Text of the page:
Director Mimi Leder delivers the requisite driving cross-country shots, which emphasize what a wonderful opportunity this is for the Garvey-Dursts to chart a new path after all the emotional suffering they’ve endured. But their actual arrival in Miracle goes anything but smoothly. The house they’d planned on renting has since burned down, and without a place to live, they’ll be stuck with the masses on the outskirts of America’s most magical town. Nora swoops in to purchase a house at a property auction, spending all her profits from the old house in one fell swoop. Kevin is uneasy about all of it, nervous that there will be some consequence of diverting from the plans they made back in Mapleton. But following her conversation with the MIT scientists, Nora is resolute. She’s not going to find herself in the wrong place at the wrong time ever again, and even though she has no control of where she ends up, it’s always nice to operate under the illusion of free will.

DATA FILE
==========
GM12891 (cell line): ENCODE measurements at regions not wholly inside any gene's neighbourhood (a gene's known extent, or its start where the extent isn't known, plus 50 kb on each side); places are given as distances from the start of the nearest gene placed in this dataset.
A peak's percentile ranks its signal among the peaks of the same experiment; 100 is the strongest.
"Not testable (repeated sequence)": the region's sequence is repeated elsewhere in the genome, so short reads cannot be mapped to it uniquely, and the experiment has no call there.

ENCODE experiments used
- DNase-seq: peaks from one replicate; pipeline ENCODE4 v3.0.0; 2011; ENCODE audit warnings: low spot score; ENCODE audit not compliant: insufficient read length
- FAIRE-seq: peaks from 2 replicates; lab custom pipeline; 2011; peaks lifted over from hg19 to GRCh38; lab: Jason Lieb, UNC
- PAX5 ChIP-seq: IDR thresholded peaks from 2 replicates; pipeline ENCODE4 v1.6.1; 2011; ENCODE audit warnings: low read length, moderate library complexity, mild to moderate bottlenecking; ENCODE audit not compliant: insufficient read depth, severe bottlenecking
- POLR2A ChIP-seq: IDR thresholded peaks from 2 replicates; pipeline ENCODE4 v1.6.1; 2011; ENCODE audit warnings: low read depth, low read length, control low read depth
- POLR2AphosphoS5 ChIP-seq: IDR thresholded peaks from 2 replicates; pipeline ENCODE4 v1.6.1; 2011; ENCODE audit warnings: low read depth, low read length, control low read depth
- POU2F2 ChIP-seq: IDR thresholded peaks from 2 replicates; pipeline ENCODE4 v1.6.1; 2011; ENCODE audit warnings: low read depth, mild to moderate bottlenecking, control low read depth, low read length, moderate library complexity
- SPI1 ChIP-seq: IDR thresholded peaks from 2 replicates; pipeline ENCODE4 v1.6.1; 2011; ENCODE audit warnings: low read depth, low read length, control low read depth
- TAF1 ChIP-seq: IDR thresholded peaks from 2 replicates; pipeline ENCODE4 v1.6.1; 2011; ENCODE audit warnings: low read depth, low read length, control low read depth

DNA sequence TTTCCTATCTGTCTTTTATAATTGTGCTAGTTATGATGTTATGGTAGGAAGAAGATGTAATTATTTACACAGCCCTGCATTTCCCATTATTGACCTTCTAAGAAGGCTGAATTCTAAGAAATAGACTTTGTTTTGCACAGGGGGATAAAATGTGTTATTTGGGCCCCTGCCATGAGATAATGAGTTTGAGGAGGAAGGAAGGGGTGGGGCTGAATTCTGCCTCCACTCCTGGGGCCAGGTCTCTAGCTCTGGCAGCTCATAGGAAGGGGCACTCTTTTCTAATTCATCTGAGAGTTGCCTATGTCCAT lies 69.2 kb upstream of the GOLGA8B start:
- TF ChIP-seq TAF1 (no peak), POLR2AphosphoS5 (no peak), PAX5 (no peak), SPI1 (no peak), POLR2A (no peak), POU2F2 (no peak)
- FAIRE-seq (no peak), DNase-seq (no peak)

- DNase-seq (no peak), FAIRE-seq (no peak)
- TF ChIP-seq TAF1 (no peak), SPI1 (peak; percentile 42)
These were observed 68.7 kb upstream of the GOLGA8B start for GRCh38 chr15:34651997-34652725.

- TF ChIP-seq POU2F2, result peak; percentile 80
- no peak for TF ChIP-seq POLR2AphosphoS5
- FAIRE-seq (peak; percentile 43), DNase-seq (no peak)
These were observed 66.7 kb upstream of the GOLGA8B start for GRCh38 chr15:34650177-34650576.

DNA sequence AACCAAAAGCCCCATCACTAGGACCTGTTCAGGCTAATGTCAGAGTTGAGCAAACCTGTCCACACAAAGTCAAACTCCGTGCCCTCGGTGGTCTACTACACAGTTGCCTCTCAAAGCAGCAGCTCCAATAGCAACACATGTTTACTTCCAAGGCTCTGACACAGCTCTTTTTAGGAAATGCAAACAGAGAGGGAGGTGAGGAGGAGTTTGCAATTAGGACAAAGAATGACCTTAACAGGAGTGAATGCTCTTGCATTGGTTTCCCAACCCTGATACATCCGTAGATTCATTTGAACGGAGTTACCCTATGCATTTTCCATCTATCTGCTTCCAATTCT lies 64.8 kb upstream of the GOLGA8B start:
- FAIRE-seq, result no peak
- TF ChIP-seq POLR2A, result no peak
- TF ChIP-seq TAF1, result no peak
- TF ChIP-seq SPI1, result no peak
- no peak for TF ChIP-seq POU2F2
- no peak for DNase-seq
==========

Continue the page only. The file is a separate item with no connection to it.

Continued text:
None of us knows where we’ll end up, and that uncertainty is reflected in the last few minutes of the episode, which find a disoriented Kevin emerging from one of his sleepwalking spells in the mysteriously drained Miracle spring. He’s got a cinder block tied to his leg, and he was likely there for whatever resulted in Evie’s disappearance. By the time he clambers out of the spring, he finds the car Evie left in, and moments later, John and Michael arrive to search for her. Uh oh indeed.

Stray observations:

  • Kevin has a weird run-in with the man last scene praying with Michael in the premiere.
  • It’s always really cool to see how the writers depict the subtle ways the Sudden Departure has affected the country, as in the scene where Kevin and Nora go to formalize their adoption of Lily, and the adoption guy is like, “We’re actually running a BOGO sale, so I can throw in this white infant free of charge.”
  • I always find myself saying “No one should ever use The Pixies’ ‘Where Is My Mind’ in a television show or movie again,” but everytime it’s used, I’m like, “Okay fine, just this one more time, but that’s seriously it.”
  • Ghost Patti: “Pie is secure, over.”